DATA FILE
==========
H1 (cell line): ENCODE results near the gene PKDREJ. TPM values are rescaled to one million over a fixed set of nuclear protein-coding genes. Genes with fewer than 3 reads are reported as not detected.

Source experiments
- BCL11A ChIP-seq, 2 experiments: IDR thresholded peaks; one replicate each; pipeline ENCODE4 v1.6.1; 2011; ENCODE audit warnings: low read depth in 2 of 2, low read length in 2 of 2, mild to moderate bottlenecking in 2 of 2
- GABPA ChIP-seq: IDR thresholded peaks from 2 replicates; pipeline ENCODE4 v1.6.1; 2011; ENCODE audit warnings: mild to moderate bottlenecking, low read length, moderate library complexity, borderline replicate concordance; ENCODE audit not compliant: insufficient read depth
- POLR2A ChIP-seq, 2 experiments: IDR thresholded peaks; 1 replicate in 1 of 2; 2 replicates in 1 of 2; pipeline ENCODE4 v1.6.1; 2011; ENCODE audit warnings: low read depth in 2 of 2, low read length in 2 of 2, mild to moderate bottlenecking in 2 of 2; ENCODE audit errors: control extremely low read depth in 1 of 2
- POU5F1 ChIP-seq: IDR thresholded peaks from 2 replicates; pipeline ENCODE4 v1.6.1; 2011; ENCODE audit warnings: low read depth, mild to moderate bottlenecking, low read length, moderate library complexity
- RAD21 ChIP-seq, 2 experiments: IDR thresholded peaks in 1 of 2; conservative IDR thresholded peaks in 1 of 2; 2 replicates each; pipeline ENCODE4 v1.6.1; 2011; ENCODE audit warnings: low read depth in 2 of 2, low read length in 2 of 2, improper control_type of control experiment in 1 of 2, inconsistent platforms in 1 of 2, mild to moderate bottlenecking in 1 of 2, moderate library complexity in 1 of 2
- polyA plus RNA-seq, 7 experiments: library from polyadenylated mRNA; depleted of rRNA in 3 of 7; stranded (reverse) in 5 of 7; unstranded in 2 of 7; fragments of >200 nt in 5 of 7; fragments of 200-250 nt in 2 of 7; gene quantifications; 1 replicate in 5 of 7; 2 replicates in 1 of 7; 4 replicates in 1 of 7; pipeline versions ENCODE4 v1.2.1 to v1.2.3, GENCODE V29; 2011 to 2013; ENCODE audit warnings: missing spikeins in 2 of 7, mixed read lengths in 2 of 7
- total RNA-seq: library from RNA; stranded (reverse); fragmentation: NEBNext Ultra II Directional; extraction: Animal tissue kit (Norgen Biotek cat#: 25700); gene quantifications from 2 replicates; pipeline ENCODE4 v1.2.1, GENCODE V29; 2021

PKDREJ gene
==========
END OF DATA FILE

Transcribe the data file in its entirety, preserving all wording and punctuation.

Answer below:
H1 (cell line): ENCODE results near the gene PKDREJ. TPM values are rescaled to one million over a fixed set of nuclear protein-coding genes. Genes with fewer than 3 reads are reported as not detected.

Source experiments
- BCL11A ChIP-seq, 2 experiments: IDR thresholded peaks; one replicate each; pipeline ENCODE4 v1.6.1; 2011; ENCODE audit warnings: low read depth in 2 of 2, low read length in 2 of 2, mild to moderate bottlenecking in 2 of 2
- GABPA ChIP-seq: IDR thresholded peaks from 2 replicates; pipeline ENCODE4 v1.6.1; 2011; ENCODE audit warnings: mild to moderate bottlenecking, low read length, moderate library complexity, borderline replicate concordance; ENCODE audit not compliant: insufficient read depth
- POLR2A ChIP-seq, 2 experiments: IDR thresholded peaks; 1 replicate in 1 of 2; 2 replicates in 1 of 2; pipeline ENCODE4 v1.6.1; 2011; ENCODE audit warnings: low read depth in 2 of 2, low read length in 2 of 2, mild to moderate bottlenecking in 2 of 2; ENCODE audit errors: control extremely low read depth in 1 of 2
- POU5F1 ChIP-seq: IDR thresholded peaks from 2 replicates; pipeline ENCODE4 v1.6.1; 2011; ENCODE audit warnings: low read depth, mild to moderate bottlenecking, low read length, moderate library complexity
- RAD21 ChIP-seq, 2 experiments: IDR thresholded peaks in 1 of 2; conservative IDR thresholded peaks in 1 of 2; 2 replicates each; pipeline ENCODE4 v1.6.1; 2011; ENCODE audit warnings: low read depth in 2 of 2, low read length in 2 of 2, improper control_type of control experiment in 1 of 2, inconsistent platforms in 1 of 2, mild to moderate bottlenecking in 1 of 2, moderate library complexity in 1 of 2
- polyA plus RNA-seq, 7 experiments: library from polyadenylated mRNA; depleted of rRNA in 3 of 7; stranded (reverse) in 5 of 7; unstranded in 2 of 7; fragments of >200 nt in 5 of 7; fragments of 200-250 nt in 2 of 7; gene quantifications; 1 replicate in 5 of 7; 2 replicates in 1 of 7; 4 replicates in 1 of 7; pipeline versions ENCODE4 v1.2.1 to v1.2.3, GENCODE V29; 2011 to 2013; ENCODE audit warnings: missing spikeins in 2 of 7, mixed read lengths in 2 of 7
- total RNA-seq: library from RNA; stranded (reverse); fragmentation: NEBNext Ultra II Directional; extraction: Animal tissue kit (Norgen Biotek cat#: 25700); gene quantifications from 2 replicates; pipeline ENCODE4 v1.2.1, GENCODE V29; 2021

PKDREJ gene